Priti Patel MP, former International Development Secretary, has criticised the big multilateral development banks for refusing to allow UK taxpayers’ money to be used to support energy projects that are not classed as renewable, pointing out that just over a billion people are still without access to electricity.

renewables are important, but the reality is that no country in the world has industrialised using rooftop solar panels

As a major donor to the World Bank, Patel argues, the UK’s voice carries a lot of weight.

Nations have repeatedly stated that they will place their own development ahead of cutting emissions, and they (and their citizens) are going to want electricity that is available around the clock, not just when the sun is shining or when the wind is blowing. Intermittent renewables are not the only option though. The UK government is looking to nuclear to provide it with much of its low-carbon baseload power, France has among the lowest emissions in the EU thanks to the large proportion of nuclear in its energy mix and a number of African countries are considering the use of nuclear power, probably with help from Russia.

Several years ago the UK decided to abolish British Nuclear Fuels Ltd., leaving us reliant on others to build our new fleet of nuclear power stations, though a UK consortium led by Rolls Royce is proposing to develop Small Modular Reactors for which they say there is a very large global market.

But that’s some way off. Priti Patel focuses on the UK’s expertise in fossil fuel technologies such as high-efficiency lower emissions (HELE) coal plants, which emit up to a third less CO2 than traditional coal-fired power stations. However, coal is the most highly emitting of all fossil fuels so even a third off leaves you with high CO2 emissions, higher than those from a gas-fired power plant.

Carbon capture and storage (CCS) offers the potential of considerably greater emissions reductions, and is considered by the IPCC to be one of the three main low-carbon energy generation technologies (along with nuclear and renewables), but it’s also the least mature of the three. The last government cancelled its £1 billion CCS competition just before the Paris talks in 2015, a decision that many considered to be very damaging to the UK’s CCS prospects, though a company backed by the UK government has succeeded in capturing (according to the company) 97% of emissions from a coal-fired power plant in India.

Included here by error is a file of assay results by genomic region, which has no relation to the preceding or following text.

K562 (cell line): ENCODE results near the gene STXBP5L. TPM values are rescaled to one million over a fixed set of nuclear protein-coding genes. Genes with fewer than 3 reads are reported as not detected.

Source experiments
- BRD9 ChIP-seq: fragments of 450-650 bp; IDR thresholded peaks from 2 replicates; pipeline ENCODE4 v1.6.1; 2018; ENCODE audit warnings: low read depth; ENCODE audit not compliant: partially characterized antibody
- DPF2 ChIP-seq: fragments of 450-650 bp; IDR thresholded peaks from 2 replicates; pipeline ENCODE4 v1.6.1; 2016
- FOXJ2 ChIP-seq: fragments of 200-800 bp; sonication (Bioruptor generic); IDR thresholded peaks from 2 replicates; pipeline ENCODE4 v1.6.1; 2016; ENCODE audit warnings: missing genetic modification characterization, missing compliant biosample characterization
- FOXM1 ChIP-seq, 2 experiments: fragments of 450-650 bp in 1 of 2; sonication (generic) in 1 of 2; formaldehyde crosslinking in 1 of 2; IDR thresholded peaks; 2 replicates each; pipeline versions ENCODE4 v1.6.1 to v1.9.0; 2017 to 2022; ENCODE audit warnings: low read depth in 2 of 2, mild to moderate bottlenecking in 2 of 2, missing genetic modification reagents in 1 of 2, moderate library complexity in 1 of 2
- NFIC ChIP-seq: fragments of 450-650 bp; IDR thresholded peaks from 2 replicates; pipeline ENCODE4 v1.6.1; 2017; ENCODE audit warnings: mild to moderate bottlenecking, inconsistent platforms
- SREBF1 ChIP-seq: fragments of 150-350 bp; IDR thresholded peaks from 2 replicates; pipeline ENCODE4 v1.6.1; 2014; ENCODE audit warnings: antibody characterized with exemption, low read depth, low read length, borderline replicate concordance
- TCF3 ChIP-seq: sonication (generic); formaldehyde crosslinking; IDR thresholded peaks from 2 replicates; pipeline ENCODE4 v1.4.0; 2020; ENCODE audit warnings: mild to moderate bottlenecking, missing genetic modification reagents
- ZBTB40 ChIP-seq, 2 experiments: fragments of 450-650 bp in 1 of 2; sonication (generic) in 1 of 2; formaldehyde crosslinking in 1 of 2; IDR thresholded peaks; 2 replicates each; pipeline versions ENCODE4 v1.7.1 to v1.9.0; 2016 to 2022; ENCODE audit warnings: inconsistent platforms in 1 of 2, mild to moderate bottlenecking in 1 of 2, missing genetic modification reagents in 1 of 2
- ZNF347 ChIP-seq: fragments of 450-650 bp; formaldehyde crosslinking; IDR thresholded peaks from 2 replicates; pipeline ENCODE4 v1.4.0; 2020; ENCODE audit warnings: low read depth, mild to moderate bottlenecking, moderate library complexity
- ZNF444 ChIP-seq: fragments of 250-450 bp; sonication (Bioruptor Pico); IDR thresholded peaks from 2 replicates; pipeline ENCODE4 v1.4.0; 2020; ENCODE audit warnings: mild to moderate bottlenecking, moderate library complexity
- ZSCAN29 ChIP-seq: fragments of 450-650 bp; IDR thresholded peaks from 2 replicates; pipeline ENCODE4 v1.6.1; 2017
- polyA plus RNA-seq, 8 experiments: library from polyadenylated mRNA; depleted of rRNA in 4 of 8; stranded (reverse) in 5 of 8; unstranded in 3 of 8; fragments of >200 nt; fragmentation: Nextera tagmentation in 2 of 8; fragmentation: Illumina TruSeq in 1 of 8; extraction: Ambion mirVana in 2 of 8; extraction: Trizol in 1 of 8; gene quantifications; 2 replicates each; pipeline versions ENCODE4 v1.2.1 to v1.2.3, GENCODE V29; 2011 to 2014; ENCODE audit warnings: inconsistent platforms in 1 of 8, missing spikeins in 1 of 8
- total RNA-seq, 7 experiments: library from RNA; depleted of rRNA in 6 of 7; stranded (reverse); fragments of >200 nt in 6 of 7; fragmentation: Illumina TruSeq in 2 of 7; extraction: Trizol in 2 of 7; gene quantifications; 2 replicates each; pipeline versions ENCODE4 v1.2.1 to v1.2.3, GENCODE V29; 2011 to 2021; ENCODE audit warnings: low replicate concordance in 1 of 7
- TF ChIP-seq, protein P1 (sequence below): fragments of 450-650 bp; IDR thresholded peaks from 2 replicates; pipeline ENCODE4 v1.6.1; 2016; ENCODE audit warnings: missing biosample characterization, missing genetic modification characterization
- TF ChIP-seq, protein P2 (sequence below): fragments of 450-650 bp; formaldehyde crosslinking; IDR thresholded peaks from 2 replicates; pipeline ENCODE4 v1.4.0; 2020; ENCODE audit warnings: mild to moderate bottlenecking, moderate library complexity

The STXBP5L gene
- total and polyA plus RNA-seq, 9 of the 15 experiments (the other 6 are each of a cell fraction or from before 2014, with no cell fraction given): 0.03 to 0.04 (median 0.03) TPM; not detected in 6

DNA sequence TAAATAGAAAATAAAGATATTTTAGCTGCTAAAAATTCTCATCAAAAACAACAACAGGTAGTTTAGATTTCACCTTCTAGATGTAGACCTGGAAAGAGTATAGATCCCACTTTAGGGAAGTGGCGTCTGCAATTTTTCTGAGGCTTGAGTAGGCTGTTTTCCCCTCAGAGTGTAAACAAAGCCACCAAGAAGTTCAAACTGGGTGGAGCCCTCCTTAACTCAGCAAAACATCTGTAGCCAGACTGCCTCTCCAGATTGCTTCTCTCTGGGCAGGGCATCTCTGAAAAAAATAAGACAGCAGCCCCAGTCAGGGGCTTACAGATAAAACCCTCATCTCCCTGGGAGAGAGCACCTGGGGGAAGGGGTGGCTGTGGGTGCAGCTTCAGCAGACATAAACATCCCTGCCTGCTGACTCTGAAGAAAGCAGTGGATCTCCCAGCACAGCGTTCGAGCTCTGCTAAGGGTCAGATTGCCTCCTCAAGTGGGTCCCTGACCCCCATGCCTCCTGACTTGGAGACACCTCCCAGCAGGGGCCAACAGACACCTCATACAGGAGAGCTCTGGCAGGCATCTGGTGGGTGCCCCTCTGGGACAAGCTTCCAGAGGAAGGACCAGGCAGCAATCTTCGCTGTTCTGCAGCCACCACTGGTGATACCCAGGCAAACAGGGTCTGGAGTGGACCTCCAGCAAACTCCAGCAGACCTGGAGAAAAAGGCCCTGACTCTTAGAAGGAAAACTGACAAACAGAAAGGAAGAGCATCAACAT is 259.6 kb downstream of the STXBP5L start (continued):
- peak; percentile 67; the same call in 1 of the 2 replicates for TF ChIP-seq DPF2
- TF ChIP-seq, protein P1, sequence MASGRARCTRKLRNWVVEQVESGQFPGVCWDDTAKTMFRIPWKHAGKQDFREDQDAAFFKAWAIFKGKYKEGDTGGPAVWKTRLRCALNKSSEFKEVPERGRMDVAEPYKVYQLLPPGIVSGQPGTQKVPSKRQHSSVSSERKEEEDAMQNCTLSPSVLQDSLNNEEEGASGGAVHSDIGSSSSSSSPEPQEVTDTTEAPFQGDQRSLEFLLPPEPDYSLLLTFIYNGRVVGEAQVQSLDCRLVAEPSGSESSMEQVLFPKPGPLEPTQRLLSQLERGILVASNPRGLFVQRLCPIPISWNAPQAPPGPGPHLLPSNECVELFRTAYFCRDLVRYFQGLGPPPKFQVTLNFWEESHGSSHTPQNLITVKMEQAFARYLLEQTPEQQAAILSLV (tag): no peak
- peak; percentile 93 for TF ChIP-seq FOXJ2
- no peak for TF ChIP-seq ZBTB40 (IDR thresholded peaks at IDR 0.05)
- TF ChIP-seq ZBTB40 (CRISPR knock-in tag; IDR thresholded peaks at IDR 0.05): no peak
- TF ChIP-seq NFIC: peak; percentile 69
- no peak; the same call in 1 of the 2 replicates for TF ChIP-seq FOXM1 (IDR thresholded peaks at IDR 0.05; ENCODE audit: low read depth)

A major stumbling block for CCS has always been its cost, and this company says it’s succeeded in cutting the cost of capturing carbon from $60-90 per tonne to $30. Still, why would a generator opt to pay that $30 a tonne if they can simply dump that carbon in the atmosphere for free? A robust price on carbon, one in excess of $30 a tonne, would make this kind of technology a profitable choice for energy generators.

Carbon capture is “vital”

Energy Minister, Claire Perry, says the Government is committed to developing the technology which she calls “vital” in meeting emissions targets:

We’ve been doing a lot of work on this because without that technology we will not achieve our decarbonisation targets, whether it is power generation or in industrial processes. … we want to be a world-leader in the new technology, but we need to do it at the right price.

But what that right price is is going to depend on the price you put on carbon emissions. In the UK, that price is £18 ($25) per tonne of CO2 emitted. According to the CCS Association

first-of-a-kind CCS projects will be subject to higher costs and somewhat greater technical uncertainties. They will therefore need additional incentives as – with the exception of some of the low-cost CCS opportunities – they cannot be developed based on current carbon prices.

They argue for “a long-term support structure equivalent to that which has been given to other low-carbon technologies” – in other words, subsidies. But a policy based on subsidies leaves government picking which technologies it wants to subsidise, whilst an across the board robust price on carbon allows all low carbon technologies (nuclear, renewables and fossil fuels with CCS) to compete on a level playing field.

Since we can’t possibly know what potential these various technologies have, a system in which governments (inevitably swayed by lobbyists) pick what technologies to bet on is risky. As someone once said

Government is bad at picking winners, and losers are good at picking governments